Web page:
Supply chain delays impact housing construction in Summit County
Building a house in Summit County was already tricky before the pandemic: the cost of land isn’t cheap, the High Country’s climate is very different from that of the Front Range, and a reduced labor pool means that projects are more expensive and take longer than building houses elsewhere. But since the pandemic, the cost of some materials has skyrocketed and development may take a few months longer than expected, making the construction process even trickier.
The aches and pains of this new reality have been all too familiar to developers and home builders over the past year and a half, but that doesn’t mean the hiccups deter demand.
“It doesn’t seem like this is deterring people from wanting to build right now,” said Paul Steinweg, construction manager for Iron Forest Building Co. “We’re getting more calls every week than ever as a business, and it is shocking. , to be honest, the interest in building right now.
It is safe to say that the pandemic has thrown a wrench in the construction and manufacturing industries. Summit Homes’ construction project manager Kevin Berg said this was because many industry experts predicted that the economic repercussions would be similar to those of the 2008 financial crisis. Instead , consumers have decided to embark on DIY projects and some have even decided to abandon their current homes and buy or build a new home. In the meantime, suppliers and manufacturers are trying to catch up.
“The demand has gone exactly the opposite of what the industry thought it would do, and so they still haven’t caught up,” Berg said.
The result is that the projects take longer. Berg said materials were constantly in short supply and, when asked what materials, he said “it’s something different every week.” So far, flooring, appliances and accessories have all had longer delivery times and require more proactive orders. Case in point: Berg said he placed an order for refrigerators in July 2020, two of which are still awaiting delivery.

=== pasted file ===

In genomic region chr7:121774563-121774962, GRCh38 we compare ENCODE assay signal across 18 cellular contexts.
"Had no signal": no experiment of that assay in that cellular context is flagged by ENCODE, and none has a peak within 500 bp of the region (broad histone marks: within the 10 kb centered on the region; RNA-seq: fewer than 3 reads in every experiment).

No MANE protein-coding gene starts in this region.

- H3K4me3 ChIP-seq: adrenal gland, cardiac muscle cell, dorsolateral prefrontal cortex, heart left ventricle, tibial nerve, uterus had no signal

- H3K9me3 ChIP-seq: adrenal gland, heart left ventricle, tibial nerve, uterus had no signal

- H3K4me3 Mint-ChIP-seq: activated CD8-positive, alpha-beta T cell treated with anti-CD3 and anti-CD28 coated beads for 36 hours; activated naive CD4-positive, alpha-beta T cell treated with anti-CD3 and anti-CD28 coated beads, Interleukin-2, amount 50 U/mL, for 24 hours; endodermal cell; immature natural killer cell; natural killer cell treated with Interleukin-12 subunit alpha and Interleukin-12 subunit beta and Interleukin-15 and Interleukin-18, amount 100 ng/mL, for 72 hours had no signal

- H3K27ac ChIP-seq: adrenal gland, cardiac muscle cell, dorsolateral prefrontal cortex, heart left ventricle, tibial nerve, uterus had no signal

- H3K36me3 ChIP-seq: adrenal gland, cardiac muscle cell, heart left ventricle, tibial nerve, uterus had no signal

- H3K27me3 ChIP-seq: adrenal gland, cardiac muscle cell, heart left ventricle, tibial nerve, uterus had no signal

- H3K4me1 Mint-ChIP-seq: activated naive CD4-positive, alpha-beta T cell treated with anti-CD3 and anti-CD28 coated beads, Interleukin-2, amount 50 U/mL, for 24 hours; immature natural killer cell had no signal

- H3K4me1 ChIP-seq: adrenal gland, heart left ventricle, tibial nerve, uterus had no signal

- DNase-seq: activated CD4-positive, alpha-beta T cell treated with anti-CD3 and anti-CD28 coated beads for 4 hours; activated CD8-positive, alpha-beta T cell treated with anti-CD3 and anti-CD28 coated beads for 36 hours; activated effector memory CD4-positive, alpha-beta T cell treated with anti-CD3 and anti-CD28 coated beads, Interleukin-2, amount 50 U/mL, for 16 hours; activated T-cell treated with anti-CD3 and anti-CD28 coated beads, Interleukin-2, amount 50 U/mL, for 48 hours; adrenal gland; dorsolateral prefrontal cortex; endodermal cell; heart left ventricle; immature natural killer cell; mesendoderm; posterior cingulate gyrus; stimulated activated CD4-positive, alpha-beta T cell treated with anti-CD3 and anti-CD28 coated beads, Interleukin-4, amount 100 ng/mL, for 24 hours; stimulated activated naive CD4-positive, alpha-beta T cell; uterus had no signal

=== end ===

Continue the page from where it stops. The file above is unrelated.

Steinweg sees the same thing. He said it is recommended that device orders be placed 10 to 12 months in advance and that windows now be within the 12 to 17 week deadline, when it was six to seven weeks l ‘last year. Before, prefabricated trusses used to take three to four weeks to deliver, and now they take 14 weeks for some suppliers.
It’s not just the developers, either. Suppliers like Breckenridge Building Center also struggle to keep up with constant changes and delays.
“We have a window order that we ordered in December 2020 that is not expected to arrive until November of this year,” said Nick Black, director of operations at the Breckenridge Building Center. “Imagine being the owner or worse yet the contractor stuck in the middle and trying to have a conversation with the owner and also having a conversation with us providing the material and just trying to meet that street in the middle. “
To help alleviate some of these issues, both Steinweg and Berg said they tried to order gear as early as possible.
“We can still get the materials and keep our projects on schedule, but we have to look much further than before in order to get the same materials on site,” said Steinweg. “It’s definitely a challenge. You have to be on your game.
While both Steinweg and Berg have said they are doing what they can to stay ahead of the game, some of it is beyond their control. Summit Homes Construction is focused on production construction, which means the company does not build custom or custom homes. Berg said the team can usually wrap up a project “pretty quickly,” but right now they’re seeing a two to three month delay.
Iron Forest Building Co. works on specific, custom homes, which Steinweg says typically takes 13-20 months, depending on the size of the home. Since the pandemic, Steinweg said these projects are now taking an extra month or more to complete due to delivery delays.
Fortunately, the prices of many materials have started to stabilize. Berg noted that the cost of lumber had risen 300% earlier this year, pushing prices up dramatically. new homes. Data from the National Association of Home Builders confirms this staggering figure. According to his site, the cost of framing and lumber prices peaked in late May, but have continued to stabilize and decline since then. Prices are currently lower than they were in mid-March.
Even with all of the challenges of the past year and a half, Berg and Steinweg both said that doesn’t stop people from building property in the county. For now, the two have said they are focusing on communicating as much as possible with clients to ensure projects can stay relatively on track and on budget as much as possible.
This story was previously published in the September / October edition of Summit County Home magazine.